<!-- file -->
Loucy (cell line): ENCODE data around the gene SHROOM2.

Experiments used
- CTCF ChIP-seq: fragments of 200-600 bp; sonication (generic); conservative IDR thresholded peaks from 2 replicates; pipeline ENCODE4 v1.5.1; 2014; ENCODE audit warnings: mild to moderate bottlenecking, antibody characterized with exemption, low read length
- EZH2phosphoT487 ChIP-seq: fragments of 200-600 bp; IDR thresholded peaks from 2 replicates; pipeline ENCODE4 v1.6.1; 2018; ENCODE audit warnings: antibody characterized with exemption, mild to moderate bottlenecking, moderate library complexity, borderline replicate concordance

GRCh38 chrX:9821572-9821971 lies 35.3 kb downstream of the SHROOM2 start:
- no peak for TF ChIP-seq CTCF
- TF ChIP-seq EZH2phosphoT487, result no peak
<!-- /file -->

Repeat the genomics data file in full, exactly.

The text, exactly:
Loucy (cell line): ENCODE data around the gene SHROOM2.

Experiments used
- CTCF ChIP-seq: fragments of 200-600 bp; sonication (generic); conservative IDR thresholded peaks from 2 replicates; pipeline ENCODE4 v1.5.1; 2014; ENCODE audit warnings: mild to moderate bottlenecking, antibody characterized with exemption, low read length
- EZH2phosphoT487 ChIP-seq: fragments of 200-600 bp; IDR thresholded peaks from 2 replicates; pipeline ENCODE4 v1.6.1; 2018; ENCODE audit warnings: antibody characterized with exemption, mild to moderate bottlenecking, moderate library complexity, borderline replicate concordance

GRCh38 chrX:9821572-9821971 lies 35.3 kb downstream of the SHROOM2 start:
- no peak for TF ChIP-seq CTCF
- TF ChIP-seq EZH2phosphoT487, result no peak